Over the past year and a half, I’ve cycled through a lot of feelings. A lot of feelings.

Feelings about who I am, the meaning of work, the meaning of life. And that forever-question: how should we be spending the limited time we have on Earth in the best way possible?

I still don’t have the answer to this question, but after my experiment with…

woman with glasses and pantsuit at table with coffee and laptop, head leaning on hand, thinking look.

Many of the friends I’ve grown up with have found success in medicine, law, business, engineering — you know, professions society traditionally deem important.

Sometimes, I feel left out and less-than when I’m with my friends and they’re all discussing some complicated, scientific concept. There’s a belief that STEM disciplines (science, technology, engineering, math), along with a few other things like law and academia, are more valuable than the arts.

STEM jobs are good, necessary, and worthy of respect. But the importance of STEM does not negate or invalidate the arts.

If you, like me, feel tempted to compare your…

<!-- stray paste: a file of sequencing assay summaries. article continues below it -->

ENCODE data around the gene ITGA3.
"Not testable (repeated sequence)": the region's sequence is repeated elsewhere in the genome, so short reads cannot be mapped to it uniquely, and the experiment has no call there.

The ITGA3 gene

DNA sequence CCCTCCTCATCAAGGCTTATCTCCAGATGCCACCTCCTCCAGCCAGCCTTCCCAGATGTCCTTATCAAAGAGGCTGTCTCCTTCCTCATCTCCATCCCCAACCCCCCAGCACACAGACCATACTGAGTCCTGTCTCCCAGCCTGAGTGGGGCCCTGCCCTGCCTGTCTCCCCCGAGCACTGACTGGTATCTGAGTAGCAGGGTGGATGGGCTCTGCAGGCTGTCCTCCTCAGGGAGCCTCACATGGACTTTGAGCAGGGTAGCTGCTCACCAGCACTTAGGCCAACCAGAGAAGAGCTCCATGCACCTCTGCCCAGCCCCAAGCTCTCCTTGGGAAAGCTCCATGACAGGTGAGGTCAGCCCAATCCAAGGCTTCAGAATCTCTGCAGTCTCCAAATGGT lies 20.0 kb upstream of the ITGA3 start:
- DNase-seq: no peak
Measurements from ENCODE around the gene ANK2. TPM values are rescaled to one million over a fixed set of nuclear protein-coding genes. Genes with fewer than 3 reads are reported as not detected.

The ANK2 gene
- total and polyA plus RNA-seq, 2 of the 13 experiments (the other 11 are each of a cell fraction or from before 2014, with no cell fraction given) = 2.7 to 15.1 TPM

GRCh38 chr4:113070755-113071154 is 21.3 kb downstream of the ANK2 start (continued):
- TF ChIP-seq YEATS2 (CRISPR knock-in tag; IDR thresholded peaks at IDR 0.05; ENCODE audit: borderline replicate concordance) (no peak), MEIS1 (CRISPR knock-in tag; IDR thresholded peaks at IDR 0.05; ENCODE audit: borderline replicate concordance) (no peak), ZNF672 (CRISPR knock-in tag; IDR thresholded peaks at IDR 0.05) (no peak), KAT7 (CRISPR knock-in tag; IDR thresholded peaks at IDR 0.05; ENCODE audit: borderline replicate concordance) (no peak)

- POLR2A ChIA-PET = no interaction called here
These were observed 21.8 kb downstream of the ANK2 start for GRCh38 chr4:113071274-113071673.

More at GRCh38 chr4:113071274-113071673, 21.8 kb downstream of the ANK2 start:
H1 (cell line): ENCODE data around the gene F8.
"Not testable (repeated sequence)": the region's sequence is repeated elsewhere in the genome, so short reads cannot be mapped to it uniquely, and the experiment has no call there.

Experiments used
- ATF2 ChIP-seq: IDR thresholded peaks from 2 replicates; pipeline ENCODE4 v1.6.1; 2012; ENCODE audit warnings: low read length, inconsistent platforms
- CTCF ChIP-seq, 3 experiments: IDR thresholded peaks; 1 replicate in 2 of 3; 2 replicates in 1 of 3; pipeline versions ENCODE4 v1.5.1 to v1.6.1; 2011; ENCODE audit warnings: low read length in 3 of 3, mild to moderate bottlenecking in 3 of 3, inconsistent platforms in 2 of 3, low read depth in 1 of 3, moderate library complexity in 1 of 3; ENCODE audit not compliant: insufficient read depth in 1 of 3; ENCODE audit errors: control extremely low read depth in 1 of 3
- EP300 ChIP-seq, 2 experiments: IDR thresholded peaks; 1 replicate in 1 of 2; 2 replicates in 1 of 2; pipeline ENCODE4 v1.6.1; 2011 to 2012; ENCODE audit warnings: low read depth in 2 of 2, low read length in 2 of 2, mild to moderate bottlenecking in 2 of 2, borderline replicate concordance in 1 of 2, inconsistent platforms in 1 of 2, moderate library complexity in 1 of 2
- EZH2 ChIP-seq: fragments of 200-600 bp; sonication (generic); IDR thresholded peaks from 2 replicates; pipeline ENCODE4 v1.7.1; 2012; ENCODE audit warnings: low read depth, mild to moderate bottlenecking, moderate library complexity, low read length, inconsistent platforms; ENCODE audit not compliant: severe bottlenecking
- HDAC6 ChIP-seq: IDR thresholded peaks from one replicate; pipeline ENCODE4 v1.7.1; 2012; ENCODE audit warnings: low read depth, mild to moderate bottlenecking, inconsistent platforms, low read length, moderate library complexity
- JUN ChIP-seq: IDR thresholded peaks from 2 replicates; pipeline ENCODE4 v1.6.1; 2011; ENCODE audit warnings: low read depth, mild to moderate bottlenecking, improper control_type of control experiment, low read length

When I was in Grade 7, my 2nd year in a new school, I was suddenly pulled out of English class and made to do an ESL (English as a Second Language) evaluation for "kids who recently moved to Canada." I was born and raised in Canada. I had never, ever done an ESL test in my life. I was even in enriched Language Arts programs at my old school, and I had no interaction with ESL in Grade 6, which was my first year at that school (and which would have made more sense to make the mistake then).

Photo by i yunmai on Unsplash

Obligatory Preface: I am not a healthcare professional and this article should not be taken as medical advice. For accurate information on nutrition, fitness, and Covid-19, visit the CDC website.

[Edit 21 March 2021] This piece is getting some traction, which is awesome, but I want to clarify that a) this piece is not meant to be advice; and b) I have not gained weight to the extent that it would have a negative impact on my health. I do not meet the criteria for obesity or overweight. For an alternative viewpoint on this issue, check out Eva Grape’s piece.

close-up of computer code.
Photo by Markus Spiske on Unsplash

Around 2014, I downloaded Spotify for the first time. Since then, I have discovered a bounty of amazing new artists. I have added their songs to my playlists, bought their albums on vinyl, gone to their shows, and worn their overpriced merch.

But I wouldn’t have shaken hands with Japanese Breakfast or seen her show twice if it wasn’t for Spotify’s algorithm. Of course, algorithms aren’t perfect — I get recommended weird stuff all the time — but when I saw Martin Scorsese’s criticism of them in Harper’s, I wanted to defend the damn robots.

To me, the debate on…

Li Charmaine Anne

(She/They) Author on unceded Coast Salish territories (Vancouver, Canada). At work on first novel. Get links to read my stuff for free: